Dec. 26: He posts on my Facebook wall, and his tone is so weird and off-putting that one of my friends responds, alarmed. They get into it a little bit. Embarrassed, I reply as politely as I can that I’m spending Christmas with my family and I’ll mail the book to him. He messages me to tell me how angry he is about this — “A week is more than enough time to return my property!” — and says that he “doesn’t have much faith” that I’ll return the book. His passive-aggressive, wispy-sad-pushy, ersatz-victim, blamey-blame — DAMMIT THERE IS NO ENGLISH WORD — tone pushes me past the point of no return. I HAVE GONE THROUGH THE WARDROBE DOOR TO ANOTHER WORLD OF ANGRY. I AM IN THE NARNIA OF ANGRY, WITH THE FAUNS AND THE TURKISH DELIGHT. I text him back. I say he is rude, inappropriate, and creepy, and I tell him not to contact me again. This feels amazing because it’s true, and because it’s the first time I’ve ever said it. To anyone. No matter how deserved. He texts back. I don’t read anything beyond the first word (“Whatever”). Instead, I delete the message and all previous messages, and text again to say that any further contact from him will be considered harassment. I hear nothing further.

So. The moral of the story is, purge your life of avoidable asshats. Don’t waste time wondering why they’re asshats, blaming yourself, or trying to fix it. I held onto this toxic friendship because I value my friends and hated to think there was someone in the bunch who could be so self-absorbed yet so un-selfaware; who could stalk across my boundaries in such a demanding, hurtful way. I made excuses — he’s stressed out! He just got fired! He’s having gender difficulties! — in a way I’ll never do again. I don’t have to be nice and forgiving and understanding to everyone, at all costs. The world won’t end if I’m not. I will shed the toxic, just like when I had colon hydrotherapy and raspberry seeds came out even though I hadn’t eaten raspberry seeds in months. That stuff really sticks around if you don’t get after it.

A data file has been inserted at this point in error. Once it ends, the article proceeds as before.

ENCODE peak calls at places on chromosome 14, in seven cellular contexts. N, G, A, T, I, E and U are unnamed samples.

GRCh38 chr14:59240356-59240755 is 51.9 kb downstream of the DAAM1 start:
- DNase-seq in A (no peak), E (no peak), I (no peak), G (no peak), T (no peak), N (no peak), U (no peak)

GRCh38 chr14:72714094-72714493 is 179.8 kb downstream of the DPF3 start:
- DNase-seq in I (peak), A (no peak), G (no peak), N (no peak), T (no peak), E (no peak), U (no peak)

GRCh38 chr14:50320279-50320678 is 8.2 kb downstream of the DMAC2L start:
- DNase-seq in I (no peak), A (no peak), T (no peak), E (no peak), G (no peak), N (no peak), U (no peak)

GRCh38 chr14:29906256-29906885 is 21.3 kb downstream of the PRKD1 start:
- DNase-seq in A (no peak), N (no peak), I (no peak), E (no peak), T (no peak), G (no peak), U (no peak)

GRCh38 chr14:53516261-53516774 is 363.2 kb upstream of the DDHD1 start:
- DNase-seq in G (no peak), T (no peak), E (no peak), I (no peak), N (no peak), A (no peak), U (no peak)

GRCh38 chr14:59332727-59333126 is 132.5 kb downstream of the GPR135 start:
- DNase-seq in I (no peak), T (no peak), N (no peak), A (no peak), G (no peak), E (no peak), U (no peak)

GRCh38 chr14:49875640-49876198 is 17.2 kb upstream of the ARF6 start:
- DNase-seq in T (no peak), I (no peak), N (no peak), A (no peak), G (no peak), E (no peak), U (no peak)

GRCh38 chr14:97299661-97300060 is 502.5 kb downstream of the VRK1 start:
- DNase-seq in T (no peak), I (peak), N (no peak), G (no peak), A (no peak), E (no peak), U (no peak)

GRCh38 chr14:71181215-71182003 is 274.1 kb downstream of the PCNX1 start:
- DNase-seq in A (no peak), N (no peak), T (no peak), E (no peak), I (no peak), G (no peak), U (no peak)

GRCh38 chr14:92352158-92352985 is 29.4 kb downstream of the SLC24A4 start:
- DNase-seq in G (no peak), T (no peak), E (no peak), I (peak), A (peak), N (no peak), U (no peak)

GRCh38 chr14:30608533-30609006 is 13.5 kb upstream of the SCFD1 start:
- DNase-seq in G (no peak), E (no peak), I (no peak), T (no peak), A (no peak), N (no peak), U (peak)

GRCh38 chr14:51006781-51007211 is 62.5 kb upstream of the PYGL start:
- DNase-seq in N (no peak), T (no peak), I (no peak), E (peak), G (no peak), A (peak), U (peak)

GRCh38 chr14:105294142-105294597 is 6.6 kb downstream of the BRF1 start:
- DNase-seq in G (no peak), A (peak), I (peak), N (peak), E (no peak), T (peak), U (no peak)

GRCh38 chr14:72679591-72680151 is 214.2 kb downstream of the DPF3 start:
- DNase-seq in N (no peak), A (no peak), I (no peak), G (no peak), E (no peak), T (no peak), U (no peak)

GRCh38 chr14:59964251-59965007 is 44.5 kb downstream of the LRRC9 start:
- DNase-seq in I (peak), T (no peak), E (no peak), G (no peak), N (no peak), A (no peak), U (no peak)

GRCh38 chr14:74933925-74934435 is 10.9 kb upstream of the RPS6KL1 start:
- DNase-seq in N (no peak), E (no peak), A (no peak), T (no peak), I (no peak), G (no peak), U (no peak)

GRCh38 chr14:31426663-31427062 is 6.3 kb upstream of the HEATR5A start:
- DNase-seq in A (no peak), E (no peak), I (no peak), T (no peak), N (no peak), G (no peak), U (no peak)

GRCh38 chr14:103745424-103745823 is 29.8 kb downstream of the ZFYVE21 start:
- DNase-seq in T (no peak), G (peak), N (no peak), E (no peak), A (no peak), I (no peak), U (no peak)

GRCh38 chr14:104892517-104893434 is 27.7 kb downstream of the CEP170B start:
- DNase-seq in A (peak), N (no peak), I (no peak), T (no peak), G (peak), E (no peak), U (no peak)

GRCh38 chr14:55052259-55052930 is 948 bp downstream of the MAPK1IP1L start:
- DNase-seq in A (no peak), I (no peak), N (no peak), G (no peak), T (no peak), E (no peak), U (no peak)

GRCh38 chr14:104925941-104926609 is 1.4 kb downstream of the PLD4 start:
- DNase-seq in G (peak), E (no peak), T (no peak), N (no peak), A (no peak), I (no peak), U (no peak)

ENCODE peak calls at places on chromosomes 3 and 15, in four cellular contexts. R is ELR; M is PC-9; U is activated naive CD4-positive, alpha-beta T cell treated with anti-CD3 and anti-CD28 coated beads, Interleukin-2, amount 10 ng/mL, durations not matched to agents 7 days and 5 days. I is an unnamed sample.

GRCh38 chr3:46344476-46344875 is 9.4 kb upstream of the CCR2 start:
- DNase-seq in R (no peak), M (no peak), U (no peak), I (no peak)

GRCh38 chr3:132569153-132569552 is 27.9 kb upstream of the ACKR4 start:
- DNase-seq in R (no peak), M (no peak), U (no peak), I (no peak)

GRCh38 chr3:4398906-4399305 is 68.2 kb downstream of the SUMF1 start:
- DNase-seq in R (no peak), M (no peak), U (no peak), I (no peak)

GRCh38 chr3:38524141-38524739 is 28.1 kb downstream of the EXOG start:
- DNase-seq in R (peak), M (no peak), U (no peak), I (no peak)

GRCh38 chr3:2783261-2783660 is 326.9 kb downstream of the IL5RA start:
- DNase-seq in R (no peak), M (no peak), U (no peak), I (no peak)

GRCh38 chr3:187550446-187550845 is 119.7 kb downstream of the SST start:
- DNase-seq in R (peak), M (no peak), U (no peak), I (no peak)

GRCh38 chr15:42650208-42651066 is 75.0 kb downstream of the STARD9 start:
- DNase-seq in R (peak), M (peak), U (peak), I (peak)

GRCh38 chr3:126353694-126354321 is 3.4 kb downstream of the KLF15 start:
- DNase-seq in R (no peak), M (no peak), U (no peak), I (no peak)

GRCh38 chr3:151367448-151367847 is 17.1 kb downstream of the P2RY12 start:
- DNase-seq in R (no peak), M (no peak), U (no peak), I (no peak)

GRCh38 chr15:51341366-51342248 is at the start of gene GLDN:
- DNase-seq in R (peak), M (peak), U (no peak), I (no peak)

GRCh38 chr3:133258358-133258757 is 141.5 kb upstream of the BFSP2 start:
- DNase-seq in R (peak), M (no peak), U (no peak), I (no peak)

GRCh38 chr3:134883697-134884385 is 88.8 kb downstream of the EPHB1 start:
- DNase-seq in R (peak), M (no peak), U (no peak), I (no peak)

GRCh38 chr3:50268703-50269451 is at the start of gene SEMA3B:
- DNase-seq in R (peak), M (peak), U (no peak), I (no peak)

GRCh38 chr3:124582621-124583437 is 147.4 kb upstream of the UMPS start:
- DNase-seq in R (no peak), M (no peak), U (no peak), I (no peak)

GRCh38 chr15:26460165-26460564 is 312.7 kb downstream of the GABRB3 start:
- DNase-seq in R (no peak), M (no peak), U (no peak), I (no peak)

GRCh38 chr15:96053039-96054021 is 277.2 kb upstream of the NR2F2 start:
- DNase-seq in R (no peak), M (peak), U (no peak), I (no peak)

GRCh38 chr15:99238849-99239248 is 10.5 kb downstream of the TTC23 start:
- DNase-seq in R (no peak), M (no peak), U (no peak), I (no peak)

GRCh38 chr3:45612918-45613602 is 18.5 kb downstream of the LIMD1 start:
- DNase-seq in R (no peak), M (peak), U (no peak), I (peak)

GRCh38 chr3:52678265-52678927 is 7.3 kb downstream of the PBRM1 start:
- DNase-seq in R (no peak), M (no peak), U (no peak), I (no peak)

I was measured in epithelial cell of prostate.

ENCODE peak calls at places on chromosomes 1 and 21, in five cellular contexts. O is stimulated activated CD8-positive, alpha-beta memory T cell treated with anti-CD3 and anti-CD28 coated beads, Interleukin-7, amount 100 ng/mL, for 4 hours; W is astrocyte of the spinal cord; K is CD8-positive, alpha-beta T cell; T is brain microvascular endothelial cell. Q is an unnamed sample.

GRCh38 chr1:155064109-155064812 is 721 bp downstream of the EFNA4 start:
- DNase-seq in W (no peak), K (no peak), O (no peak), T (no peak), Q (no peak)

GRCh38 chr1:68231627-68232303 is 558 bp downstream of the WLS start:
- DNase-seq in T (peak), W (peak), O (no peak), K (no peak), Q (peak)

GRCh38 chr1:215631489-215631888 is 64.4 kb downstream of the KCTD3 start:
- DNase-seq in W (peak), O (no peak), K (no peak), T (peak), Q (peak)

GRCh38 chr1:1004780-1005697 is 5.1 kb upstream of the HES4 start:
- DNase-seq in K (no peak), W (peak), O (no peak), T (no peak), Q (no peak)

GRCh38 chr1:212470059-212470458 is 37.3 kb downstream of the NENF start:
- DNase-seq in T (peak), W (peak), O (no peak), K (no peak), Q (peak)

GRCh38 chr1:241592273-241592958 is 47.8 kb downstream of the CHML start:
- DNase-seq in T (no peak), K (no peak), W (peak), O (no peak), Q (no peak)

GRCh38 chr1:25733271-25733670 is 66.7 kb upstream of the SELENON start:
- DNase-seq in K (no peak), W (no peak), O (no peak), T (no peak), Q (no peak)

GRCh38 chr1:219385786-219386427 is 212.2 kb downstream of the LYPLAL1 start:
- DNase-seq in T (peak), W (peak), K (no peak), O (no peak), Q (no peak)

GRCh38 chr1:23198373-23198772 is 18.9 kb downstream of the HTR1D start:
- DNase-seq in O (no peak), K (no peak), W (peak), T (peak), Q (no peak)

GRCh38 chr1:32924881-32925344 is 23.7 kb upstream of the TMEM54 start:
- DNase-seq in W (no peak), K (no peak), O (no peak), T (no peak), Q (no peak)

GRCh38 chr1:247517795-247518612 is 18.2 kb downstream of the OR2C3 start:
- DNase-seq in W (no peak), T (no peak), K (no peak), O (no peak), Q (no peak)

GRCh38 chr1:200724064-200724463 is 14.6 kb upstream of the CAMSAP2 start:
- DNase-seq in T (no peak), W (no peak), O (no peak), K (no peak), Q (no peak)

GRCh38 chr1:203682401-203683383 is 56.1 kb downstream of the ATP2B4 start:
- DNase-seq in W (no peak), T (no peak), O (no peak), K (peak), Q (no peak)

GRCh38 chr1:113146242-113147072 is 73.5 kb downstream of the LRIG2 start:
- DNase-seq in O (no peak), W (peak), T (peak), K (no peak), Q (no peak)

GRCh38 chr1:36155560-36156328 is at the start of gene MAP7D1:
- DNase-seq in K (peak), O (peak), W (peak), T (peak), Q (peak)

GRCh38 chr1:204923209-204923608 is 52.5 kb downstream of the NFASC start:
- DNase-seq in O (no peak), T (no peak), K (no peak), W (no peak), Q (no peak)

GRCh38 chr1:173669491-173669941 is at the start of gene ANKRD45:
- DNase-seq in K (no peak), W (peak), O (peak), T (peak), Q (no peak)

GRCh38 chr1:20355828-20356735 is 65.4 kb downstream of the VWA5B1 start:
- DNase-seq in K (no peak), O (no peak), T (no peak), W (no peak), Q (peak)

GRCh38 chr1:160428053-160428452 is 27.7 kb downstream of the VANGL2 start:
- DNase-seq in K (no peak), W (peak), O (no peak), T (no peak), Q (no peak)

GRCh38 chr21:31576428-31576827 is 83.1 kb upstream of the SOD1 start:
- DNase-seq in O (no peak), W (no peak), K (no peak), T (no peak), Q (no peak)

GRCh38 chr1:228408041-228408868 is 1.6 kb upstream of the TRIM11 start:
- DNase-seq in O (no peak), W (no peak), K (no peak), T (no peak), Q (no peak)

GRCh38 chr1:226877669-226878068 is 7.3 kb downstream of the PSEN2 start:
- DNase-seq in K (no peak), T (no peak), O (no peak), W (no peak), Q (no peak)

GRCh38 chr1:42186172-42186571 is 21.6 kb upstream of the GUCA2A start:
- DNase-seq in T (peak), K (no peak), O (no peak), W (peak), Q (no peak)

*I NEVER WANTED TO BORROW THE DUMB THING ANYWAY. He kept offering, though, and I felt awkward refusing. My first mistake.

9 thoughts on “In the Narnia of angry

  1. I dropped about 4 friends like that. I had to, because overall, they were unhealthy for me. They didn’t care about my personal happiness. They weren’t the type who would be there in a pinch, and they took advantage of you when you were down. My whole life turned around when I dumped them!

  2. Life is too short to waste any precious time around toxic people and I’ve cut a couple of those people from my world. If today were my last day on earth, which could be the case for any one of us, I don’t want to spend that day around someone who brings negativity, hate, narcissism, or other bad shit into my life. I simply refuse to do so and because of it and have been criticized for being too rigid, unforgiving, critical…add whatever adjective you like. But it’s my life, my right, too fucking bad.

  3. “I don’t have to be nice and forgiving and understanding to everyone, at all costs. The world won’t end if I’m not.”

    …pure, fucking brilliance… and I wish for this awareness to continue for you, myself, and my mother (who is lovely and sweet and intelligent and yet allows folks to roll over her, nearly every day!).